Combat commanders acknowledge how much they rely on the analysis and lessons-learned manuals sent from headquarters back in the United States. “The education of our force is the best weapon we have,” said Gen. Stanley A. McChrystal, the new commander in Afghanistan. “Counterinsurgency is complex, nuanced and ever-changing, and success is dependent on a fighting force that can recognize these changes and adapt to them.”

In distilling lessons into practical advice for the troops, General Caldwell is building on an effort brought to popular attention by a predecessor, Gen. David H. Petraeus, now commander of American forces in the Middle East.

Under General Petraeus’s leadership at Fort Leavenworth, the military released a counterinsurgency field manual credited with helping turn around the war in Iraq and ending the armed services’ focus on heavily armored conventional warfare.

With that manual’s release, the American military was forced to embrace the messy irregular warfare that had been the core competency solely of a small specialty branch in the armed services — the Army Special Forces, known as Green Berets.

Source ...
 

Rabid Badger

Special Forces
Verified SOF
Joined
May 20, 2007
Messages
3,173
Location
The 'Ville
Thom Shanker said:
The handbook, “Small-Unit Operations in Afghanistan,” strikes a tone of respect for the Taliban and other insurgent groups, which are acknowledged to be extremely experienced fighters; even more, American soldiers are warned that the insurgents rapidly adapt to shifts in tactics.

and they adapt to our tactics because the NYT posts a whole bunch of open source shit that they shouldn't so that the bad guys can readily read to adapt....fukn wankers.....


With that manual’s release, the American military was forced to embrace the messy irregular warfare that had been the core competency solely of a small specialty branch in the armed services — the Army Special Forces, known as Green Berets.

.......who try to keep their job skill set and tactics off the open source network.....fucksake. :cool:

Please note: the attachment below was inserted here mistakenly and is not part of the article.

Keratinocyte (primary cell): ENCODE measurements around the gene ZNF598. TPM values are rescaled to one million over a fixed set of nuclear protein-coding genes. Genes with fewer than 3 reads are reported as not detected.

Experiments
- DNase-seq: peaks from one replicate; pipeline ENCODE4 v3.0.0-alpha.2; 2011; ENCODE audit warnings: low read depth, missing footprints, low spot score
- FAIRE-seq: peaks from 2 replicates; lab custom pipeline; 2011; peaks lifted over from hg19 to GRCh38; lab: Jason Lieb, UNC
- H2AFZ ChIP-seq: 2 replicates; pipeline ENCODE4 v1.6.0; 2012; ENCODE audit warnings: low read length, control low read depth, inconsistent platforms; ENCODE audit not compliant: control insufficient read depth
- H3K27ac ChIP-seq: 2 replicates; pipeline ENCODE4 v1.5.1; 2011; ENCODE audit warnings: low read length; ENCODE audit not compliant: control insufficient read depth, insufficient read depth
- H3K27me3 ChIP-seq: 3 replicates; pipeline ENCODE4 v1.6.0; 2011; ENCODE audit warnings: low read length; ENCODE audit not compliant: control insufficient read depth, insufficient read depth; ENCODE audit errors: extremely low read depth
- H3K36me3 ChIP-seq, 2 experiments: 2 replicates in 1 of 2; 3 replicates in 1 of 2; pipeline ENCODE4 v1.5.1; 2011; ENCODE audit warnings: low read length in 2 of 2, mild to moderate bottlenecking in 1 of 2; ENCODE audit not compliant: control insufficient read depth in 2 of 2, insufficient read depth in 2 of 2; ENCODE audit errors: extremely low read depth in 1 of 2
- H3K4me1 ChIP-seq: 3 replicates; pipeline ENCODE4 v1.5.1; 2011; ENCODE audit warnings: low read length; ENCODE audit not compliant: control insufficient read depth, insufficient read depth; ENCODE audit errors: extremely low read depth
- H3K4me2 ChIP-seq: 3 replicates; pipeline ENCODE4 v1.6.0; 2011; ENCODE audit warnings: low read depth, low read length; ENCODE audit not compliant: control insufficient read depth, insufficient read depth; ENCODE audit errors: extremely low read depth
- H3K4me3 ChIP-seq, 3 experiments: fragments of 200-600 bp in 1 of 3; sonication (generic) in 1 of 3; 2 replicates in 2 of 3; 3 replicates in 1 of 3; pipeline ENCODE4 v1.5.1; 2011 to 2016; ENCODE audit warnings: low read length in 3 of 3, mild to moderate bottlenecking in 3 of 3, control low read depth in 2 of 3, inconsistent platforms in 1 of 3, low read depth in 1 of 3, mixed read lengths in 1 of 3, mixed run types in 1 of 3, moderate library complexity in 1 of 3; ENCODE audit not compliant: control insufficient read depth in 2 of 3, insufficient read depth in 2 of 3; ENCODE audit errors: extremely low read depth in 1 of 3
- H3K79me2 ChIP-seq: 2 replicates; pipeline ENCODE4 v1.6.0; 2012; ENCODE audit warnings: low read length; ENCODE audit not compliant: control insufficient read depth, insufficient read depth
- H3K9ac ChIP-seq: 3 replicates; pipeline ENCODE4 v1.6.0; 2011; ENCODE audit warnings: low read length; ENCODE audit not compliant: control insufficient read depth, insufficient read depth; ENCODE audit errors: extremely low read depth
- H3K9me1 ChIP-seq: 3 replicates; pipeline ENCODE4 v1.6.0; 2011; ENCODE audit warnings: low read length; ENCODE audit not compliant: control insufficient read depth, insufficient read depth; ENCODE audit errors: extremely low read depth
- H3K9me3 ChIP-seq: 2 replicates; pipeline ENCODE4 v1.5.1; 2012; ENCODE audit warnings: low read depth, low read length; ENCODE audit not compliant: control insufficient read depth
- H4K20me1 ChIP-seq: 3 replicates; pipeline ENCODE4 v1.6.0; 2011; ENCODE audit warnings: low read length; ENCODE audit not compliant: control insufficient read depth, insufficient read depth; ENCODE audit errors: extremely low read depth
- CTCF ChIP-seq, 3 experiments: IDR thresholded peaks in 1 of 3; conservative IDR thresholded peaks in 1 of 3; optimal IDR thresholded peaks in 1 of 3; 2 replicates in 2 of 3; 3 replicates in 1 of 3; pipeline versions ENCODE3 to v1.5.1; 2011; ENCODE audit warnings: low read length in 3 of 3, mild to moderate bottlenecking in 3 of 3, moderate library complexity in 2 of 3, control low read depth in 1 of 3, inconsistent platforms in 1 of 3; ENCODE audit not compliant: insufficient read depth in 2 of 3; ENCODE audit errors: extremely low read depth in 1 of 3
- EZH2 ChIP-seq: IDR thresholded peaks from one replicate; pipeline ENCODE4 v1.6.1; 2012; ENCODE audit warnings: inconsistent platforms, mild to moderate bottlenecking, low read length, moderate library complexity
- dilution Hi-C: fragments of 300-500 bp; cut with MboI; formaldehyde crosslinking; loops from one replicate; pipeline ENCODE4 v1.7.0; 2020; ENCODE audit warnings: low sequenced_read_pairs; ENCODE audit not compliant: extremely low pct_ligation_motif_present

7

7point62

Guest
"...the American military was forced to embrace the messy irregular warfare that had been the core competency solely of a small specialty branch in the armed services — the Army Special Forces, known as Green Berets..."

(And certain specialized Marine units, like the Combined Action Groups to which I belonged and that were unfortunately disbanded)

I would think a manual like this is long overdue. We've been in Afghanistan eight years, and while the terrain, politics and cultures change from war to war, the basic premises and doctrines of COIN, AGW, SUT, combined arms operations and civic action remain largely static. Treachery, complicated district/tribal politics, a confusing (to Americans) labyrinth of alliances, enemies, 2nd cousins, ideologies, black market skullduggery are pretty common elements of this kind of warfare. Why does it seem to me that the Army command is always late to heed the advice and learn from it's own experienced SF/SOF units?
 

AWP

Formerly Known as Freefalling
SOF Support
Joined
Sep 8, 2006
Messages
16,015
Location
Not Afghanistan
Why does it seem to me that the Army command is always late to heed the advice and learn from it's own experienced SF/SOF units?

Because they hate and distrust them. SOF is everything that they are not and never will be, and they despise them for it.
 
7

7point62

Guest
Because they hate and distrust them. SOF is everything that they are not and never will be, and they despise them for it.


Wow.

That's my serious response to your two sentences. I had no idea the animosity ran that deep; if so, then a lot of good people have probably died as a result of it.
 

AWP

Formerly Known as Freefalling
SOF Support
Joined
Sep 8, 2006
Messages
16,015
Location
Not Afghanistan
That's my take on it, not an SF soldier's. My support guy's looking in view and having sat in on meetings as a contractor, SF support NCO and SF support O leads me to believe that at a minimum the conventional Army is wary of SF. At the outer extremes are senior NCOs and O's that didn't get a shot or got a shot and blew it or maybe even made it into a SOF unit and failed.

At best, Big Army doesn't know what to do with SF and at worst there are those that outright hate it (Schwarzkopf comes to mind).
 

Viper1

Special Forces
Verified SOF
Joined
Apr 9, 2008
Messages
2,458
Location
Cajun Land
You want to talk about overdue? The war's been going on since 2001 and in the Captain's Career Course at Benning my class is the FIRST to do a problem set on Afghanistan....seriously something wrong with that picture... :doh:
 
Top